I’ve done pretty well overall at putting it out of my head. Partly because we’re getting used to this new normal, and partly because I’ve been taken to task for sounding like I’m whining in the emails I write, though invariably from someone who hasn’t watched their life’s work cut from beneath them.
I don’t say it to be a drama queen; one of my biggest concerns with the combination of pandemic, social unrest and natural disaster is that each of us is so steeped in our own personal amalgam of fear and stress that we can’t always lift ourselves high enough to get a bird’s-eye view of humanity and see that each of us is going through a different struggle. As of right now, I, gratefully, can’t understand how it feels to lose a loved one to COVID-19. The person that does perhaps has no idea what it’s like to be thrown to the ground and handcuffed for jaywalking. That person doesn’t know what it’s like to be evacuated as a fire moves closer to his home, and the person who does has no idea what it feels like to have her income fall by 80%, or to find herself on the phone for days trying to get unemployment.
I made the mistake of reading an article in the Atlantic today and it made me wonder if I have the energy to recreate Feast after creating it once, and already re-creating it twice as it’s grown. I know I’ll wake up tomorrow with the article far enough behind me that I can envision the changes we can make to get through this, and maybe to come back a more interesting restaurant than we have been thus far, but today I’ve read an article that’s made me envision 2022 as the year that we have Jimmy John’s and the Olive Garden and Applebee’s to choose from, and people like me, or John Martinez at Tito & Pep, or Jeff and Murph at KingFisher, find ourselves working in, I don’t know, insurance? And working alongside our friends and colleagues who until this summer worked in the wine and spirits industry, or produce, or linens, or small farms and ranches, or restaurant supply, or commercial real estate.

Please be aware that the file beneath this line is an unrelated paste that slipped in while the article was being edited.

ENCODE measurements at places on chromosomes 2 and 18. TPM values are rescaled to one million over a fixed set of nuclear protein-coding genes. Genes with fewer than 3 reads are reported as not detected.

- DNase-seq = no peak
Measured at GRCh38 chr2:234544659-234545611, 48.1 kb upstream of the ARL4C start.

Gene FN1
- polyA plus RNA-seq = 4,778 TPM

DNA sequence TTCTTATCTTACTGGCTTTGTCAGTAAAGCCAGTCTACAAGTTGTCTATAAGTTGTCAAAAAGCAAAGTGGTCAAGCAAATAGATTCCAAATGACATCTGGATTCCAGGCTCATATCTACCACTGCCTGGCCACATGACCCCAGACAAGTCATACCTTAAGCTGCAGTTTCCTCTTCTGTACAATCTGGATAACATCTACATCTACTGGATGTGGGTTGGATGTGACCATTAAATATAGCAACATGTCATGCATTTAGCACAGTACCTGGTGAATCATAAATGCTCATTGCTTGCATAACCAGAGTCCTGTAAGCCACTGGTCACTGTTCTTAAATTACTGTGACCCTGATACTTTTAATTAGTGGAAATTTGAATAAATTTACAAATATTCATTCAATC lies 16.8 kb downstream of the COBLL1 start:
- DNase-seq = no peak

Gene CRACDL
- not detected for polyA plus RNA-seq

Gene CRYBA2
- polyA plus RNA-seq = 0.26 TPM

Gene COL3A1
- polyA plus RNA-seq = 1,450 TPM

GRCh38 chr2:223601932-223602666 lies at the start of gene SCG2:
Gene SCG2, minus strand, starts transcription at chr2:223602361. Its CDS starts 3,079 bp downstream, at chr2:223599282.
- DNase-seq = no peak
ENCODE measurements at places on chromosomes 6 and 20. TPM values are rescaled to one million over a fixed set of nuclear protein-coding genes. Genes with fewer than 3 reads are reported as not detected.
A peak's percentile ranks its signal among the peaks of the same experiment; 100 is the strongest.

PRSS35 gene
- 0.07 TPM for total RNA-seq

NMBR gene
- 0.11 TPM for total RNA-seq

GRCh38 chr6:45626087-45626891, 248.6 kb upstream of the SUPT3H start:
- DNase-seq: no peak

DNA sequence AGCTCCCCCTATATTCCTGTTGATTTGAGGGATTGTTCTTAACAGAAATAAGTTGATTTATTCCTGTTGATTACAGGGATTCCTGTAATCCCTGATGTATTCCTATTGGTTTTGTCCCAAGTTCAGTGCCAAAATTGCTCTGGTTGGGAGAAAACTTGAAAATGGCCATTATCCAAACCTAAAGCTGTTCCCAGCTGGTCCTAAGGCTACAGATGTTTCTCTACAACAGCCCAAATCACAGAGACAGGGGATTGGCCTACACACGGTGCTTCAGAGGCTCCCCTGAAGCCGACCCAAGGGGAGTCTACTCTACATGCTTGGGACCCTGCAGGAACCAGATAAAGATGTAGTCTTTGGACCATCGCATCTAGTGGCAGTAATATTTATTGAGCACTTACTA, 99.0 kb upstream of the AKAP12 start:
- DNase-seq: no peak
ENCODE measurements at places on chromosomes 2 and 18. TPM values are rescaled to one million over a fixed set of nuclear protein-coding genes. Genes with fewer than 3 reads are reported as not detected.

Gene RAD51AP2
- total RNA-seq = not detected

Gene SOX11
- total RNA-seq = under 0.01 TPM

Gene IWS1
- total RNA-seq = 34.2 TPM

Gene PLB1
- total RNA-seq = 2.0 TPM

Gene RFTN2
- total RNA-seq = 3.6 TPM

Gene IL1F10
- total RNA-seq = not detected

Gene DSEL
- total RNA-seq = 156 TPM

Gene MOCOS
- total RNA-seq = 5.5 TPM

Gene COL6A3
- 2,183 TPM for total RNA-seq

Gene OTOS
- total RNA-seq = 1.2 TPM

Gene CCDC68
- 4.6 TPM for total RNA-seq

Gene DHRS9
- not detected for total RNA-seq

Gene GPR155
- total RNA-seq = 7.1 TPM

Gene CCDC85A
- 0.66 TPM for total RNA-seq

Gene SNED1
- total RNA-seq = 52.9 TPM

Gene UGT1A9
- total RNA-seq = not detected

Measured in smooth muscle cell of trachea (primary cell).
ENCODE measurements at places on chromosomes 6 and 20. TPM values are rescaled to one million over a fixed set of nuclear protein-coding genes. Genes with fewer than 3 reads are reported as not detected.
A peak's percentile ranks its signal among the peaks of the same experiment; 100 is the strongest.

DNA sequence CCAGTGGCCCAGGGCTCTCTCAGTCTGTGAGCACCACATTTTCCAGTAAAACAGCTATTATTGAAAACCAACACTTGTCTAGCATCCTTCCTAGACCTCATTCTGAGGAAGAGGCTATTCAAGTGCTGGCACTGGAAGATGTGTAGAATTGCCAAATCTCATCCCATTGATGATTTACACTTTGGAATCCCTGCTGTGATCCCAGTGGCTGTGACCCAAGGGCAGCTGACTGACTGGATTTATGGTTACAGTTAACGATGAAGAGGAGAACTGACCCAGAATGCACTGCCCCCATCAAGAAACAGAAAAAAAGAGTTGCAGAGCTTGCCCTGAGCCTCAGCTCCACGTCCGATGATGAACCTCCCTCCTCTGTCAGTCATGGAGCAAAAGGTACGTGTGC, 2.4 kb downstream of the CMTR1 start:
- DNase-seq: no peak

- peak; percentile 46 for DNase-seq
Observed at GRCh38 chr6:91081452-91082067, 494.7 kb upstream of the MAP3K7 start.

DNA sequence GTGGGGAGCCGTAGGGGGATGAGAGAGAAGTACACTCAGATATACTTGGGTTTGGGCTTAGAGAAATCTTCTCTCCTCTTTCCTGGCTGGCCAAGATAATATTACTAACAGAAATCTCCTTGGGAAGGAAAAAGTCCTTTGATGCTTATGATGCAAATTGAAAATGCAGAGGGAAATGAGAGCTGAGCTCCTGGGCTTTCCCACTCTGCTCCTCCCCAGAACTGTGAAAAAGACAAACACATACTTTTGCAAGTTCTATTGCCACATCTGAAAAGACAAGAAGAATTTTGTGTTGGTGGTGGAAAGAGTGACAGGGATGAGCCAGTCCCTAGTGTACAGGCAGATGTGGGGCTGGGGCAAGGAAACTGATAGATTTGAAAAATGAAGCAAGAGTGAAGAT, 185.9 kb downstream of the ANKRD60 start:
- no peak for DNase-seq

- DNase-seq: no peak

There’s no doubt in my mind that today’s just one day and if I stop catastrophizing, I’ll have a good attitude tomorrow and Feast will get through it. And if I’m supremely lucky, we’ll do it without any more of those emails from someone who’s lucky enough to have remained gainfully employed throughout the pandemic. I don’t have a lot of patience for those. I will say this: in spite of sounding more than a little forlorn today, it’s truly not sympathy that I’m after so much as 4500 pair of ears to listen while I vent, and more importantly 4500 hundred sets of fingers to tap a few keystrokes at this website in support of passing legislation that will help support independent restaurants, who, the article points out, employs fifteen million people.
It took me about 35 seconds to do it, and I hope you’ll consider it. Maybe you’ll even put a link on your social media. And, fiscally conservative as you may be, let’s remember that while restaurants have their hands out right now, restaurants are the first place people come when they’re looking for that raffle prize for their fundraiser, or a sponsorship for the soccer team, or a special deal on a place to hold that board meeting. One hand washes the other, and adding your voice could help slow the ripple effect that will eventually reach far beyond restaurants and the people who immediately supply them.
And as I step down of the soapbox and put it away for another time, undoubtedly not as far in the future as you or I would like, I’ll dash off the bits I want to remind you of for the next few days: first, tomorrow’s wine tasting happens on zoom at 2:00 pm and you still have plenty of time to pick up samples. Details are here.
Next, today is the last day to order food from the special Father’s Day menu, so whether you’re a dad or not, you’re invited to partake, but you’ll want to get your order in by 7:30 tonight.
After that comes the Bonfires of San Juan, for which you’ll need to order by tomorrow evening.
And finally, hot on its heels is our donation run to an assortment of animal shelters and adoption agencies on Wednesday, and if you’re keen to donate a meal or two, so are we.
There’ll be 230 meals going out, of which we’ll be donating 44, and I’m still working on a way to get meals to those firefighters on the next donation run. I’m hoping to work something out with the Greater Tucson Fire Foundation, and I’ll keep you posted as to my progress.
There’ll be more next week- donations to either firefighters or the hospital workers that are facing a rapid increase in new COVID patients, as well as delivery runs to outlying neighborhoods again- meals heading out to the communities in the northwest on Saturday, June 27, and to the south and southeast on Sunday the 28th. You’ll find more on those soon on the website, when I’m feeling chipper again tomorrow. Don’t let me read the news between now and then.
Your mopey friend who’ll be fine tomorrow,